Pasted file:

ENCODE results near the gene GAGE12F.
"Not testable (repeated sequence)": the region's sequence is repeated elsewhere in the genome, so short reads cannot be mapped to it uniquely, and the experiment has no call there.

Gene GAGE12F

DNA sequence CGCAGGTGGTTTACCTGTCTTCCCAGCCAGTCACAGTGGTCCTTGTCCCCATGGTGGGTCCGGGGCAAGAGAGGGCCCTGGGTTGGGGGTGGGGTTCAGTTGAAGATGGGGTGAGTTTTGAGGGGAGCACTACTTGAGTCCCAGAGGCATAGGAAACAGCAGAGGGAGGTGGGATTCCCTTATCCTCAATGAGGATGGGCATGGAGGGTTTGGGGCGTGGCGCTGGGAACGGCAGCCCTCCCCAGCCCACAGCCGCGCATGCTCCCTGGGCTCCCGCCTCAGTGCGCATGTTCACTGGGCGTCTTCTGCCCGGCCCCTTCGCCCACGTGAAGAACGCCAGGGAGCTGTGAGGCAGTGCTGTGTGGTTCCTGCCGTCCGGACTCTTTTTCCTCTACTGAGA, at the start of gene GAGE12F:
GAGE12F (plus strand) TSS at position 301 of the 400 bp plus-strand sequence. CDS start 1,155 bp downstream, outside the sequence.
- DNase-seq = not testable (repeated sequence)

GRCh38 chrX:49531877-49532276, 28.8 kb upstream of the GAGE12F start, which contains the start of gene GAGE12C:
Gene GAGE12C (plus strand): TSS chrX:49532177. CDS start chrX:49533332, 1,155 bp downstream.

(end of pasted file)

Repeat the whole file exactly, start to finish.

ENCODE results near the gene GAGE12F.
"Not testable (repeated sequence)": the region's sequence is repeated elsewhere in the genome, so short reads cannot be mapped to it uniquely, and the experiment has no call there.

Gene GAGE12F

DNA sequence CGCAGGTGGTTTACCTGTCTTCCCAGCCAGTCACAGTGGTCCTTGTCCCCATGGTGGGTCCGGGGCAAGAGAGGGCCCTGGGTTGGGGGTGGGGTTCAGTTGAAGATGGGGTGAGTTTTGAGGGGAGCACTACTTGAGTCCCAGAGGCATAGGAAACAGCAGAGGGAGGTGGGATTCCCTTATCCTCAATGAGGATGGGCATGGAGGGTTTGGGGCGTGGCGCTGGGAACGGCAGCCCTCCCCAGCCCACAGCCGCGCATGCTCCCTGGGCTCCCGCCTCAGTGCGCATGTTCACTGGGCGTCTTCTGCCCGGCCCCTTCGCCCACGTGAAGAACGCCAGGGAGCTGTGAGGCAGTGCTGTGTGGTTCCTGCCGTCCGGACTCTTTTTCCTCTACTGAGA, at the start of gene GAGE12F:
GAGE12F (plus strand) TSS at position 301 of the 400 bp plus-strand sequence. CDS start 1,155 bp downstream, outside the sequence.
- DNase-seq = not testable (repeated sequence)

GRCh38 chrX:49531877-49532276, 28.8 kb upstream of the GAGE12F start, which contains the start of gene GAGE12C:
Gene GAGE12C (plus strand): TSS chrX:49532177. CDS start chrX:49533332, 1,155 bp downstream.